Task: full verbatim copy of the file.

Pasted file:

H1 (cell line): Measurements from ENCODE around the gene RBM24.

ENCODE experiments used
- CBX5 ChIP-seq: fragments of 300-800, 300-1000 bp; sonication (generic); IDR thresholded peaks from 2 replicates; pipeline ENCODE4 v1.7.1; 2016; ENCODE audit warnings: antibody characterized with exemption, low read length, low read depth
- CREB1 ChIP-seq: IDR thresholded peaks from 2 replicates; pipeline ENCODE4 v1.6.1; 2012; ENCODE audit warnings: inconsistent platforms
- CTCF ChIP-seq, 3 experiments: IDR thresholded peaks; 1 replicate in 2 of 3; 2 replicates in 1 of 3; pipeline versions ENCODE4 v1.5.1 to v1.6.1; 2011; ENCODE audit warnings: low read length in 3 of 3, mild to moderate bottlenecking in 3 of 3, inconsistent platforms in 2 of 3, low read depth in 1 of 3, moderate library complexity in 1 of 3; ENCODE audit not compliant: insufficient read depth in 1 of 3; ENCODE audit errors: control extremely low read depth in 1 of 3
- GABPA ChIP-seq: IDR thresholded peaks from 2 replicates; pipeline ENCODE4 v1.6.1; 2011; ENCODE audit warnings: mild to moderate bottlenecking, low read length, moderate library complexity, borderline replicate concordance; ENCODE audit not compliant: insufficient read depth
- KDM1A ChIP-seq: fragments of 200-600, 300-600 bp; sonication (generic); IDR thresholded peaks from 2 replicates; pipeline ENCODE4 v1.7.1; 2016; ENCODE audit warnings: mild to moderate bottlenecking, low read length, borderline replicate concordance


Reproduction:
H1 (cell line): Measurements from ENCODE around the gene RBM24.

ENCODE experiments used
- CBX5 ChIP-seq: fragments of 300-800, 300-1000 bp; sonication (generic); IDR thresholded peaks from 2 replicates; pipeline ENCODE4 v1.7.1; 2016; ENCODE audit warnings: antibody characterized with exemption, low read length, low read depth
- CREB1 ChIP-seq: IDR thresholded peaks from 2 replicates; pipeline ENCODE4 v1.6.1; 2012; ENCODE audit warnings: inconsistent platforms
- CTCF ChIP-seq, 3 experiments: IDR thresholded peaks; 1 replicate in 2 of 3; 2 replicates in 1 of 3; pipeline versions ENCODE4 v1.5.1 to v1.6.1; 2011; ENCODE audit warnings: low read length in 3 of 3, mild to moderate bottlenecking in 3 of 3, inconsistent platforms in 2 of 3, low read depth in 1 of 3, moderate library complexity in 1 of 3; ENCODE audit not compliant: insufficient read depth in 1 of 3; ENCODE audit errors: control extremely low read depth in 1 of 3
- GABPA ChIP-seq: IDR thresholded peaks from 2 replicates; pipeline ENCODE4 v1.6.1; 2011; ENCODE audit warnings: mild to moderate bottlenecking, low read length, moderate library complexity, borderline replicate concordance; ENCODE audit not compliant: insufficient read depth
- KDM1A ChIP-seq: fragments of 200-600, 300-600 bp; sonication (generic); IDR thresholded peaks from 2 replicates; pipeline ENCODE4 v1.7.1; 2016; ENCODE audit warnings: mild to moderate bottlenecking, low read length, borderline replicate concordance